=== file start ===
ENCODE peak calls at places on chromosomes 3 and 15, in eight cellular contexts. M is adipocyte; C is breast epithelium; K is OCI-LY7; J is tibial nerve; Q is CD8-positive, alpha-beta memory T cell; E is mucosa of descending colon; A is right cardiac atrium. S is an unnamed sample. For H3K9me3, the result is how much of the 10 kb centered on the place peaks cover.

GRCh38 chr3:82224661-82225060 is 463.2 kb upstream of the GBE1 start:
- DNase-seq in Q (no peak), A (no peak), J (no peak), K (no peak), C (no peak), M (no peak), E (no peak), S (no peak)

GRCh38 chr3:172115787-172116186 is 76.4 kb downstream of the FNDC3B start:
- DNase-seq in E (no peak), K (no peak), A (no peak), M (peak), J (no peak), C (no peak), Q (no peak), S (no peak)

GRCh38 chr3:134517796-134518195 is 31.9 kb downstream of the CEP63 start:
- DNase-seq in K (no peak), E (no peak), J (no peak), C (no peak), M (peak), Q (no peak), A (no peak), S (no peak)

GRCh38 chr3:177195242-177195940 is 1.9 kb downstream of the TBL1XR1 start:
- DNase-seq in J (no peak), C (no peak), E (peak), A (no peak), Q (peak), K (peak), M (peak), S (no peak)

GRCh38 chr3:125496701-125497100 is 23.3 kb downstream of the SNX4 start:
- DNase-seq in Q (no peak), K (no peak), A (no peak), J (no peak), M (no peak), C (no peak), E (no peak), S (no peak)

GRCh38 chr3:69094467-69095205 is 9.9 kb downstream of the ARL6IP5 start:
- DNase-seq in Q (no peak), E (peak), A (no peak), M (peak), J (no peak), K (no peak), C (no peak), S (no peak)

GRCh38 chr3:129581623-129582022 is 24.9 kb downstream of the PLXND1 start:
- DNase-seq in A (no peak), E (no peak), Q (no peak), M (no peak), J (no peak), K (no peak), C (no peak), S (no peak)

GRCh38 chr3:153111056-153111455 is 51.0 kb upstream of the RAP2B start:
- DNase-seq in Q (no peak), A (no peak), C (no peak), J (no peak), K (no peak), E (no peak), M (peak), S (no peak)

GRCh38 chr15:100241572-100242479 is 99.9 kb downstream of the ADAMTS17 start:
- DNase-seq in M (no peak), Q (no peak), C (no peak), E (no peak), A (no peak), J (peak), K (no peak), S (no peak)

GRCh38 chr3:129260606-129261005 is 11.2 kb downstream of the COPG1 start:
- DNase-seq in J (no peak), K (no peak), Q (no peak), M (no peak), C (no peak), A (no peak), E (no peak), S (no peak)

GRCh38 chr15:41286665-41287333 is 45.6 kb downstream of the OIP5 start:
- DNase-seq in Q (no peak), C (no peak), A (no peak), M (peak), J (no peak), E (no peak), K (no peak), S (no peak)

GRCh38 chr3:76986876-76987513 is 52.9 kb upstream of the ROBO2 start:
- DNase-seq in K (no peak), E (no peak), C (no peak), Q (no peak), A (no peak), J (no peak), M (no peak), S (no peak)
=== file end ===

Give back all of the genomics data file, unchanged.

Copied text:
ENCODE peak calls at places on chromosomes 3 and 15, in eight cellular contexts. M is adipocyte; C is breast epithelium; K is OCI-LY7; J is tibial nerve; Q is CD8-positive, alpha-beta memory T cell; E is mucosa of descending colon; A is right cardiac atrium. S is an unnamed sample. For H3K9me3, the result is how much of the 10 kb centered on the place peaks cover.

GRCh38 chr3:82224661-82225060 is 463.2 kb upstream of the GBE1 start:
- DNase-seq in Q (no peak), A (no peak), J (no peak), K (no peak), C (no peak), M (no peak), E (no peak), S (no peak)

GRCh38 chr3:172115787-172116186 is 76.4 kb downstream of the FNDC3B start:
- DNase-seq in E (no peak), K (no peak), A (no peak), M (peak), J (no peak), C (no peak), Q (no peak), S (no peak)

GRCh38 chr3:134517796-134518195 is 31.9 kb downstream of the CEP63 start:
- DNase-seq in K (no peak), E (no peak), J (no peak), C (no peak), M (peak), Q (no peak), A (no peak), S (no peak)

GRCh38 chr3:177195242-177195940 is 1.9 kb downstream of the TBL1XR1 start:
- DNase-seq in J (no peak), C (no peak), E (peak), A (no peak), Q (peak), K (peak), M (peak), S (no peak)

GRCh38 chr3:125496701-125497100 is 23.3 kb downstream of the SNX4 start:
- DNase-seq in Q (no peak), K (no peak), A (no peak), J (no peak), M (no peak), C (no peak), E (no peak), S (no peak)

GRCh38 chr3:69094467-69095205 is 9.9 kb downstream of the ARL6IP5 start:
- DNase-seq in Q (no peak), E (peak), A (no peak), M (peak), J (no peak), K (no peak), C (no peak), S (no peak)

GRCh38 chr3:129581623-129582022 is 24.9 kb downstream of the PLXND1 start:
- DNase-seq in A (no peak), E (no peak), Q (no peak), M (no peak), J (no peak), K (no peak), C (no peak), S (no peak)

GRCh38 chr3:153111056-153111455 is 51.0 kb upstream of the RAP2B start:
- DNase-seq in Q (no peak), A (no peak), C (no peak), J (no peak), K (no peak), E (no peak), M (peak), S (no peak)

GRCh38 chr15:100241572-100242479 is 99.9 kb downstream of the ADAMTS17 start:
- DNase-seq in M (no peak), Q (no peak), C (no peak), E (no peak), A (no peak), J (peak), K (no peak), S (no peak)

GRCh38 chr3:129260606-129261005 is 11.2 kb downstream of the COPG1 start:
- DNase-seq in J (no peak), K (no peak), Q (no peak), M (no peak), C (no peak), A (no peak), E (no peak), S (no peak)

GRCh38 chr15:41286665-41287333 is 45.6 kb downstream of the OIP5 start:
- DNase-seq in Q (no peak), C (no peak), A (no peak), M (peak), J (no peak), E (no peak), K (no peak), S (no peak)

GRCh38 chr3:76986876-76987513 is 52.9 kb upstream of the ROBO2 start:
- DNase-seq in K (no peak), E (no peak), C (no peak), Q (no peak), A (no peak), J (no peak), M (no peak), S (no peak)